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CBE Research Images as Art!

If you visited Engineering Building I, our department’s home, in the past, you might have seen old bulletin boards with outdated homework solutions posted, old research presentation posters and other unattractive clutter on the walls!  To update the space, department head Sindee Simon established a departmental Art Comittee and instituted the first annual CBE Research Image Contest in spring of 2022.

The main motivation was to beautify the department’s spaces by displaying artistic research images from work by our undergraduate, graduate, and postdoctoral researchers.  The displays include information about the images, as well as the goals of the associated research. These help us inform the university community and visitors about the impactful work that is going on in the department.

In addition, the contest prepares our students to participate in the university-wide NC State Research Image Contest–last year, we had four winners in that competition. Finally, it’s another way to recognize the creativity of our students!

Three research images were selected as winners of the 2023 CBE Research Image Contest, all made by CBE PhD students.  First place went to two images in a tie: awards went to “The Inner Cosmos” by Gautami Kelkar from the Keung laboratory and to “The Particle as Flower” by Prottasha Sarkar from the Khan laboratory.  Third place went to “Shiny Strawberries” by Mariam Sohail, also from the Khan laboratory.

The Inner Cosmos by The Inner Cosmos by Gautami Kelkar
The Inner Cosmos

“The Inner Cosmos” is a confocal microscope image showing a human cortical organoid slice with neural rosettes in red.  These brain structures are important because they mimic developmental signatures of the embryonic cortex, the center for cognitive function.  The image was made by Gautami Kelkar, who is from Mumbai, India.  Gautami joined the CBE program in Fall 2020, and his dissertation research, supervised by Prof. Albert Keung, is aimed at studying the role of metabolism in cell fate during neurodevelopment using stem cell-derived brain organoids.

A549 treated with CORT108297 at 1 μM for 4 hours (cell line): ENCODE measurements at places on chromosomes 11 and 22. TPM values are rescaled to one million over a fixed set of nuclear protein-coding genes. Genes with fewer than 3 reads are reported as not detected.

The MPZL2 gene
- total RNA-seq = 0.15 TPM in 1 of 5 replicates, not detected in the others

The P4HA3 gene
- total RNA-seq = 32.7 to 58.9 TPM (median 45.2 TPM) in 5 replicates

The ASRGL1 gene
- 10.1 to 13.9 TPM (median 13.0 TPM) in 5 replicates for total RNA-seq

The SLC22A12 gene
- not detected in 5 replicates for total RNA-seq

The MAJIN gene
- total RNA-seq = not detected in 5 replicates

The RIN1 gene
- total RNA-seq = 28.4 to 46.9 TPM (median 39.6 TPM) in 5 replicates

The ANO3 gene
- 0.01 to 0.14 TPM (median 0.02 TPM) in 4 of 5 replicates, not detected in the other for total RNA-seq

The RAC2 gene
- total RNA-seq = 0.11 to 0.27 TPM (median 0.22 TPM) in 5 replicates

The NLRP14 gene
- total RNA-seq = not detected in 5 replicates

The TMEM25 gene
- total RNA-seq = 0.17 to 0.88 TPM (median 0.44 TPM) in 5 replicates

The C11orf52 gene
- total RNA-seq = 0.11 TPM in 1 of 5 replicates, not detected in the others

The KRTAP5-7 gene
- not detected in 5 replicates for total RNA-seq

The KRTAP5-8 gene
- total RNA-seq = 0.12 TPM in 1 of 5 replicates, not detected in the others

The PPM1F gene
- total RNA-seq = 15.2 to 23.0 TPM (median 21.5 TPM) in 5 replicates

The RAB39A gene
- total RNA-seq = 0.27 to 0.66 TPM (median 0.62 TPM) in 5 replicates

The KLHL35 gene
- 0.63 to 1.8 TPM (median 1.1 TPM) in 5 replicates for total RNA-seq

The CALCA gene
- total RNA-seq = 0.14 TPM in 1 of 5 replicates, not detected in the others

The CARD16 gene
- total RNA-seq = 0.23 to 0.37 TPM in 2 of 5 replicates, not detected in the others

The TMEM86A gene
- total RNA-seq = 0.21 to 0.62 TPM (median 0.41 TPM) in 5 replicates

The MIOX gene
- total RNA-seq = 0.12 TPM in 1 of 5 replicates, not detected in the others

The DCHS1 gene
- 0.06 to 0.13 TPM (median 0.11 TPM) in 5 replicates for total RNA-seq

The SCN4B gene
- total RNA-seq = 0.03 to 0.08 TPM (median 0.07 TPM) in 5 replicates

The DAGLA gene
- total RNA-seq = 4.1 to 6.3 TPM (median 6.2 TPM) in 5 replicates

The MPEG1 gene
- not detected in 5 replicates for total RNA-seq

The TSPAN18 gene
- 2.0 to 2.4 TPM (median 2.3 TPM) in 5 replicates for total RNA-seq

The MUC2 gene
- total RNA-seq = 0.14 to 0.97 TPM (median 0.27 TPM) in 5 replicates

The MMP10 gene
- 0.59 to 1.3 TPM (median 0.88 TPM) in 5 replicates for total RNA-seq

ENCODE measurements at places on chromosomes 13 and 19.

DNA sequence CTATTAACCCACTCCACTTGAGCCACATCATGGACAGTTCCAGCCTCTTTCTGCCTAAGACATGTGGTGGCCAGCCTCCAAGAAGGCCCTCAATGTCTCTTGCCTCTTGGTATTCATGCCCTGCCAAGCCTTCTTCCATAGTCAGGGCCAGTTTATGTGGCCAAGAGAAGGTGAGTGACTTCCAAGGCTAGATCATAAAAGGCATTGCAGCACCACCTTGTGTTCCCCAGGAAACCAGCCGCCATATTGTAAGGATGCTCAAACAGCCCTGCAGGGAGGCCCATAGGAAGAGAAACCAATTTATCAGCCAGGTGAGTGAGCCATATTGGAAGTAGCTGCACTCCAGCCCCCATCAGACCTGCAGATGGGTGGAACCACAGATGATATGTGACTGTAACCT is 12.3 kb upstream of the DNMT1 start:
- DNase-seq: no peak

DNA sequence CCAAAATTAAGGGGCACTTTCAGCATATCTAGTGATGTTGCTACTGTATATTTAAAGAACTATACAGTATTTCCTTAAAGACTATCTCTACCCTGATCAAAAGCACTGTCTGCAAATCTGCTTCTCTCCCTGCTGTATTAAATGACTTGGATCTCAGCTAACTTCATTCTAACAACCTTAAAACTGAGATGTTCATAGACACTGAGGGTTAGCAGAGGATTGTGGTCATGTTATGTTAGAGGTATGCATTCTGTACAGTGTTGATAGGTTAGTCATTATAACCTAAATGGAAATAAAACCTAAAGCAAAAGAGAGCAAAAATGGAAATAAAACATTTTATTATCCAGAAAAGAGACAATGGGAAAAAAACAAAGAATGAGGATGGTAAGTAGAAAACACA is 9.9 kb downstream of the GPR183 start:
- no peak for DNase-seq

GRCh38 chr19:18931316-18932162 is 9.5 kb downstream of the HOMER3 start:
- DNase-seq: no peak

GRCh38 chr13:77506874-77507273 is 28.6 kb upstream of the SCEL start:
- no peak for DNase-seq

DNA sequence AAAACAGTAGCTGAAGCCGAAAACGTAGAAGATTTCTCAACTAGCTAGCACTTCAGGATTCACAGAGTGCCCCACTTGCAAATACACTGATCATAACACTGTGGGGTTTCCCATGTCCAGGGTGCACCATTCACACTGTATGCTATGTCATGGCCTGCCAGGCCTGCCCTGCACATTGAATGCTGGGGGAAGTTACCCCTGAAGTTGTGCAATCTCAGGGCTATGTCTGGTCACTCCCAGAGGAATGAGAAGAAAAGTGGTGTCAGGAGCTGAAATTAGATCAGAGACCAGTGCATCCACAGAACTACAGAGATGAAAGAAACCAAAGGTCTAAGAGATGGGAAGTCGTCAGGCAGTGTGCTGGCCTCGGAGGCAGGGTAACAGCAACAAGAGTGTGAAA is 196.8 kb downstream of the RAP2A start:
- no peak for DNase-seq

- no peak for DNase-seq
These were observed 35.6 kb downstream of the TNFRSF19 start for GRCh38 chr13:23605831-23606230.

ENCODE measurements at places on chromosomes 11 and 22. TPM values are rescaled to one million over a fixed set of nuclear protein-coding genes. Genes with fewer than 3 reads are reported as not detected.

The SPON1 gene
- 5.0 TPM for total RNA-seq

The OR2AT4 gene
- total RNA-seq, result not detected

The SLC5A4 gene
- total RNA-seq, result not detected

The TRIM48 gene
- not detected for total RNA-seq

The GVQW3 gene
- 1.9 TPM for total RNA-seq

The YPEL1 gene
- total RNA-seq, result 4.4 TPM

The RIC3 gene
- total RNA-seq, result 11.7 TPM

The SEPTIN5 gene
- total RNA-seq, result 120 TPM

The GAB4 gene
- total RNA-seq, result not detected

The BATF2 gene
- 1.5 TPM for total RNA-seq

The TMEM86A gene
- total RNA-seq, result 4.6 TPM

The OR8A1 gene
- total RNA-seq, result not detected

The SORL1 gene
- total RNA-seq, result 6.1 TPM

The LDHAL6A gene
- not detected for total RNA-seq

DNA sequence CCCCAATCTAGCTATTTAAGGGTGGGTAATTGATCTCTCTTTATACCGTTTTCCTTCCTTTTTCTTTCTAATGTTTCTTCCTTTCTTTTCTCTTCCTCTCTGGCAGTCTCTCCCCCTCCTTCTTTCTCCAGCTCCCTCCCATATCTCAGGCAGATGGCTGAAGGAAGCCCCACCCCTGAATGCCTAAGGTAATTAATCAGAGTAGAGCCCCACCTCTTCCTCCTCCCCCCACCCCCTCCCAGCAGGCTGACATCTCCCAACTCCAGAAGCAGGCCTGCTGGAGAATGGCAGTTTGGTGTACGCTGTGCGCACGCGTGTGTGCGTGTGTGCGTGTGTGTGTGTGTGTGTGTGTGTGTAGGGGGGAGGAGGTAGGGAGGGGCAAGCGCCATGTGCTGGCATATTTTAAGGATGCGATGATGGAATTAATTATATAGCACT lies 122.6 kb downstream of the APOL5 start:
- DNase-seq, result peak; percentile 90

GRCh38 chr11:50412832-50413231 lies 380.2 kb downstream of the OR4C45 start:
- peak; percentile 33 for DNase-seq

The Particle as Flower by Prottasha Sarker
The Particle as Flower

“The Particle as Flower” is a scanning electron microscope (SEM) image showing an agglomeration of needle-shaped tannic acid particles, which were synthesized under basic conditions resulting in 7 micron diameter spherical agglomerates.  The image was taken by Prottasha Sarker, with help from postdoctoral researcher Tahira Prizada, in the Khan laboratory.  Prottasha joined NC State in 2019, after completing her undergraduate degree from the Bangladesh University of Engineering and Technology (BUET). Her dissertation concerns the rheological behavior of bio-based materials. For example, she is using unaggregated tannic acid particles to tailor and improve the rheological properties of naturally derived collagen.   She expects to graduate next year and hopes to work in industry.

Shiny Strawberries by Mariam Sohail
Shiny Strawberries

“Shiny Strawberries” is a confocal laser scanning microscope image of a Pickering emulsion of oil droplets dispersed in water with a water-soluble fluorescent dye.  Of importance here is that the emulsion is stabilized through the use of environmentally benign cellulose-derived nanoparticles rather than using surfactant molecules, which is the typical case.  The image was made by Mariam Sohail, who is from Pakistan.  She joined NC State in 2019 as the recipient of a Fulbright Scholarship.  Her dissertation research, supervised by Prof. Khan, has included investigation of controlled release matrixes for agriculture applications, including Pickering emulsions.  She hopes to graduate next year and is interested in both industrial and academic opportunities.

Nearly thirty images were submitted this year from multiple CBE laboratories and nineteen of those will be printed and displayed in EB1. During our first year of the competition, we printed nearly forty images, because in addition to the competition, we also printed images for most of the research groups in the department.

Finally, a special thanks to the Art Committee, chaired by Prof. Stefano Menegatti, committee members Profs. Nathan Crook and Sindee Simon, and external judges Patsy Hopfenberg and Melissa Peden.